Behind The Scenes Shooting My New Cookbook, One Pan Pescatarian
Next week, next Thursday, a week tomorrow, hopefully those of you who have pre-ordered a copy of my second cookbook, One Pan Pescatarian (ad) will have one of the very first copies arriving on your doormat. It has literally made my day every single time one of you has said that you’ve pre-ordered, and I honestly can’t wait for it to finally be out in the world and to see how you all enjoy this collection of one pot, one pan, veggie, vegan and fish-forward recipes.
When I finally submitted all the photos for Student Eats (ad) I texted my agent Diana to tell her that no matter what, no matter what I was offered I was never going to photograph my own cookbook ever again – I really did not enjoy the experience, and that translated to the amount of excitement for shooting this new book I felt when I saw what a fantastic team my publishers at Yellow Kite had put together to bring my recipes to life.
So, today I thought I would take you behind the scenes of what has been the most exciting thing I have done in my food career so far: spending 8 days just before Christmas in the studio with that incredible team helping produce a series of frankly pinch me beautiful pictures to illustrate One Pan Pescatarian.
Max and Liz make up the fantastic husband and wife photography duo Haarala Hamilton who shot the book, and we did it all at their cosy South London studio. A beautiful space full of natural light (though we used professional lighting for every shot) it was half photography and props areas, and half kitchen where we made all the dishes, with a table in the middle for taking breaks, catching up on some work between shots and of course eating whatever food was leftover from already completed shots for lunch each day! I want to say we shot roughly 75-80 of the 100 recipes in the book across those 8 days, with one day given over to nailing the cover, and then just shooting the dishes we’d made for the cover to go inside the book once we were happy with the shots.
There were two of us cooking in the kitchen every day, me and our shoot assistant Octavia who was a total lifeline to me – I honestly learnt so much about food styling from her, and I can already see the difference in my blog shots after learning bits and pieces from the studio team. She also helped me cook everything – I’d never have managed every single dish in the required time by myself! On one of the days Lara came to help me out instead, bringing a totally different approach to food styling and also helping to create some stunning images.
We worked on between 1-3 dishes at once, depending on complexity from shoot lists I’d put together trying to group similar ingredients so our Ocado deliveries to the studio every few days were not too massive (remember when we could get those?) and we had not put too many slightly more complex and time consuming dishes all on the same day. These shoot lists and shopping lists were key – on the days in between shooting I had lists of slightly more speciality ingredients I needed to get hold of for the next days shooting, and for extra equipment I needed to bring from home each morning the supplement what we had in the studio.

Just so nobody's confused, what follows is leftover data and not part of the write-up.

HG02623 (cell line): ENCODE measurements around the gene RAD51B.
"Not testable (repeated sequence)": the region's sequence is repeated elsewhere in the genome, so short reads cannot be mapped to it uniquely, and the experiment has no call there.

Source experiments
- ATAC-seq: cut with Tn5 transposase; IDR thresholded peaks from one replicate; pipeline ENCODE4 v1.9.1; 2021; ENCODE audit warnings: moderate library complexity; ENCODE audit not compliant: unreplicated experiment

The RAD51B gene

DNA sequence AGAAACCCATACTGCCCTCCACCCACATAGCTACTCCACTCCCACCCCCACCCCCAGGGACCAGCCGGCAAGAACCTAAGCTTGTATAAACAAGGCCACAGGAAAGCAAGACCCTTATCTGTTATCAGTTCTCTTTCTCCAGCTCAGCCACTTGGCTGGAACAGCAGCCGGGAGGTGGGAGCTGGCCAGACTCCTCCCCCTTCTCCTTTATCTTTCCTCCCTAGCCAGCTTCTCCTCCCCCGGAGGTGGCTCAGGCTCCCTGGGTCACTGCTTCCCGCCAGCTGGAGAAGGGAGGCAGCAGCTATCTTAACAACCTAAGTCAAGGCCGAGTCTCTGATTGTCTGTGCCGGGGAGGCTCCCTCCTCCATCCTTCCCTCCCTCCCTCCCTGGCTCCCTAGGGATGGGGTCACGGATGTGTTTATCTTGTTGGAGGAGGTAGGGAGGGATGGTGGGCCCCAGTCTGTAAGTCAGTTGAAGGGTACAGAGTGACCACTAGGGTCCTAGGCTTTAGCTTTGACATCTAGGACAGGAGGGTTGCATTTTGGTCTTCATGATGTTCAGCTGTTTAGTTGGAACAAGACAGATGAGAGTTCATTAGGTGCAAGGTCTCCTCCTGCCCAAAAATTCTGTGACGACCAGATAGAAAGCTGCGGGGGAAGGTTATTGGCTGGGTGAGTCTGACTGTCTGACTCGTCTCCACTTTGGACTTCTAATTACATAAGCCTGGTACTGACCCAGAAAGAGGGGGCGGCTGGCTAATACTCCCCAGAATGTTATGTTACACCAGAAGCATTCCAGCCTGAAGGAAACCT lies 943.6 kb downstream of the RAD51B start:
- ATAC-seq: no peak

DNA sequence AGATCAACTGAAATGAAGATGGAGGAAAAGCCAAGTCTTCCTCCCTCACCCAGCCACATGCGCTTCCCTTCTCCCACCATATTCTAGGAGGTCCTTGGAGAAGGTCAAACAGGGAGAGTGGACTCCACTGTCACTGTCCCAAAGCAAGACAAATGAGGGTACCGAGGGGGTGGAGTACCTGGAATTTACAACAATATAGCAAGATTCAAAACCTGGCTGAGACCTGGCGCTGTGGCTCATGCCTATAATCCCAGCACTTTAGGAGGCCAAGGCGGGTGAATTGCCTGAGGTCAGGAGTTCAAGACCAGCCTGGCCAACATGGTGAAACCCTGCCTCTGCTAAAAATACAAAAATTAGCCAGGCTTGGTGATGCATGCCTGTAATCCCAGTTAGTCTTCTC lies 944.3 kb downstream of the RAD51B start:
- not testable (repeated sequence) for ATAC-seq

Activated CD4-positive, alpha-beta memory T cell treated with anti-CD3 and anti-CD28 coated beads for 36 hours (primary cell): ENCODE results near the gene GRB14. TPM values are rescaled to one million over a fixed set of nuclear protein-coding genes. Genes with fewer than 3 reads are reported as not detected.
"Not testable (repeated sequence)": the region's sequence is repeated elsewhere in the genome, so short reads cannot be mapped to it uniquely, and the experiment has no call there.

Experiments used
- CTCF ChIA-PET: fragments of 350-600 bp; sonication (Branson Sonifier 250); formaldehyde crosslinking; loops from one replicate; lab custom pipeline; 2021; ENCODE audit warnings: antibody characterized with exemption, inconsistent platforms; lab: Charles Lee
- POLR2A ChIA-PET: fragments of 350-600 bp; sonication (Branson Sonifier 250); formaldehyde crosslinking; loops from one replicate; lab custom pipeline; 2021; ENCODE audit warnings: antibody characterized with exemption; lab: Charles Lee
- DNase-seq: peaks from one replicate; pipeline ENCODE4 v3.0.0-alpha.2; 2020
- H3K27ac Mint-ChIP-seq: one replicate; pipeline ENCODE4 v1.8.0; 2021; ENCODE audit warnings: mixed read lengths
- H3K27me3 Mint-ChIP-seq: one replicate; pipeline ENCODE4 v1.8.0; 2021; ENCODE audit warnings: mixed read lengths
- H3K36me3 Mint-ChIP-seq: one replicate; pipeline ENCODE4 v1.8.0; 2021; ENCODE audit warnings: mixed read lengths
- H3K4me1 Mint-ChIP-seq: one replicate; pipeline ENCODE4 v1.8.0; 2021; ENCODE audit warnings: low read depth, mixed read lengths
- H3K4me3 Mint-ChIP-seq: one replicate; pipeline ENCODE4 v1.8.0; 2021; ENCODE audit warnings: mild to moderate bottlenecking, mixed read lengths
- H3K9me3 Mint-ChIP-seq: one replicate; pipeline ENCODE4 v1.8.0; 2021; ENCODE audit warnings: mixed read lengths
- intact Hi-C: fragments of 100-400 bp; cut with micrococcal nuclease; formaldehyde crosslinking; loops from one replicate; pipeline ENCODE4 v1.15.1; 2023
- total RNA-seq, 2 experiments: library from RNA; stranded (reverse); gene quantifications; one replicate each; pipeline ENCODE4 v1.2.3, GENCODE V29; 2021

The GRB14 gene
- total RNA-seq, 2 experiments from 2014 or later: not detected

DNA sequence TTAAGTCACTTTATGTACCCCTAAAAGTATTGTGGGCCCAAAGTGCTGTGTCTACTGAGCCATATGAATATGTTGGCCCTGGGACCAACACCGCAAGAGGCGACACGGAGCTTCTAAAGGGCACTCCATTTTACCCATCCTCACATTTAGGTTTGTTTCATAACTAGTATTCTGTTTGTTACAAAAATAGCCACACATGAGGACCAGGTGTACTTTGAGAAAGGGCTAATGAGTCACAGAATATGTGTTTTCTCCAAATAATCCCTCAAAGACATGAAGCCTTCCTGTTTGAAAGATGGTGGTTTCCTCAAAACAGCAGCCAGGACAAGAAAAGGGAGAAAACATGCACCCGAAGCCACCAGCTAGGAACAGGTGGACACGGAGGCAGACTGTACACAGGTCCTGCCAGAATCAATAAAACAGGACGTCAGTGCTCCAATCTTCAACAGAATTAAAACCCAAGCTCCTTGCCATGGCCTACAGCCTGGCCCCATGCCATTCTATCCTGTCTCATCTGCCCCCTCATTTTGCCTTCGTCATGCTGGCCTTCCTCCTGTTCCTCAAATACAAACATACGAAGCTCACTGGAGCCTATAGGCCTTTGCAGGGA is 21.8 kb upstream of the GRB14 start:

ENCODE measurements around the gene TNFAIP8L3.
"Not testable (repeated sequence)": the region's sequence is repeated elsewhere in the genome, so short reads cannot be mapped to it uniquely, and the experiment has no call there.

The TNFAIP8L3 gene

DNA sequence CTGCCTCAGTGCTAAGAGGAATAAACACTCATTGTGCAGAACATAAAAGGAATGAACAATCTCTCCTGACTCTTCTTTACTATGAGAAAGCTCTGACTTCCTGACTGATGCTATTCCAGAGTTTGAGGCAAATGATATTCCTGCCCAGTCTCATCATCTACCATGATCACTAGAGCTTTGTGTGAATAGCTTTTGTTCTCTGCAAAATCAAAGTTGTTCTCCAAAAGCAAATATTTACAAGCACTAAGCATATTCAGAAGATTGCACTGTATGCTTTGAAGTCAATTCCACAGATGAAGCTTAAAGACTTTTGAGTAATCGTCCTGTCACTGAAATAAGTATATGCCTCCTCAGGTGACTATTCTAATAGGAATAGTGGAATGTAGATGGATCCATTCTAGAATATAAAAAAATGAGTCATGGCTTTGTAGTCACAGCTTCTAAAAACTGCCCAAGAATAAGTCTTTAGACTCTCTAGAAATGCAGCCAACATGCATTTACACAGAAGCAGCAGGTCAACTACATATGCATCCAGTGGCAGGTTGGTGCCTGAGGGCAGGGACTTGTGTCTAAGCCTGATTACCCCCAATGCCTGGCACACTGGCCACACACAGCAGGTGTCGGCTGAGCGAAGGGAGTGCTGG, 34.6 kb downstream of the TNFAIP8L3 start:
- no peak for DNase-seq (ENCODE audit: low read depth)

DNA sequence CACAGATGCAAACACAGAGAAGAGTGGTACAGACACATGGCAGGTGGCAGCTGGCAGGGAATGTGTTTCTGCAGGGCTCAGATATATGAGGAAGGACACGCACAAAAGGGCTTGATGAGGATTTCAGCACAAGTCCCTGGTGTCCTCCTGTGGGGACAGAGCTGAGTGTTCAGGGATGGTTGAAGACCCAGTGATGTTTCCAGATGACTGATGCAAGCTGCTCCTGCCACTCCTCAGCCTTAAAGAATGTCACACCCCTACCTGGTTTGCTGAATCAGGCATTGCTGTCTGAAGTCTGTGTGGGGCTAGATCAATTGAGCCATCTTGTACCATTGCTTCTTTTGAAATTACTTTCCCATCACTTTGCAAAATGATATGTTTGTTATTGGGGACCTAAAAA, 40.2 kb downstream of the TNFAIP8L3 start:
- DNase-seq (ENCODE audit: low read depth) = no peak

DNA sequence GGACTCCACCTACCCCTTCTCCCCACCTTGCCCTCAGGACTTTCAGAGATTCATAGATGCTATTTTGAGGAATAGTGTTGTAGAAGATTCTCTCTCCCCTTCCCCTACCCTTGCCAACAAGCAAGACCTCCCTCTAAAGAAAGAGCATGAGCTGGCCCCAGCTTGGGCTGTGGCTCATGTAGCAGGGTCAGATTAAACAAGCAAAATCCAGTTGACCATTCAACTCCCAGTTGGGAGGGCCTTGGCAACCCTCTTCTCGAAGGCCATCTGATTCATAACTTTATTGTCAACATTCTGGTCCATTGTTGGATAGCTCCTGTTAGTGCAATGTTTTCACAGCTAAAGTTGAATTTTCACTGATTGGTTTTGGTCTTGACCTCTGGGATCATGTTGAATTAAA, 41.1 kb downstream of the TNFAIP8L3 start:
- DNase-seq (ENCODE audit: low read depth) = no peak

Props, plates, backdrops, cutlery and yet more food styling was done by Charlie. For those of you not in the know, props for professional shoots come from prop warehouses, massive stocks of different photo-friendly pieces of kitchen and baking equipment, plus backgrounds you can hire out for shoots. She went through several locations looking for all the great pots, pans and dishes in the book – going back after several days to find more when she realised the sheer number of recipes I had cooked in a shallow casserole dish (!) so there was never two similar dishes next to each other in the book – and finding those little details that made every shot special.
Nikki, who did the final designs for the cover and all of the insides of the book (I can’t wait to show you her beautiful layouts!) was also in the studio most days doing art direction, making sure everything we shot had a consistent look and feel, and making sure it would work in a physical book. She brought so much focus and energy to the shoot, and really helped everything come together.
Also in the studio we had Amy from Yellow Kite project managing, keeping everything on track and working with Nikki on laying the images we’d shot into a layout on a laptop so we could see how the images would flow through the book as we shot (as well as keeping up with edits from the copy editor on the manuscript at the same time!) and on other days like the cover day, we had yet more voices from my publishers – including my editor – making sure all the different versions of the cover we shot worked for what all the different people in editorial, in marketing, in sales had in mind for the book.
One of my favourite features in the book are the three double spreads that introduce each new chapter, like mini internal covers for vegetarian, vegan and pescatarian food. We shot these with a collection of dishes from each chapter that might sort of go together as a bit of a feast (trying to figure out what to put on the fish one caused me a real headache for days!) before shooting each individual dish to go inside – I tried to plan these for some of the quieter days – you’ll find them as a double page spread at the start of each chapter.
We shot the cover in a similar fashion, but we took all day doing that, shot any dishes for the inside that still looked good after we’d been going a while afterwards, some of them like the Vegan Veggie Paella needing to be re-made and re-shot another day, but more about that next week where I’ll be sharing some details of how we designed the cover for One Pan Pescatarian.
If you’ve not already, you can pre-order your copy of One Pan Pescatarian here! (ad)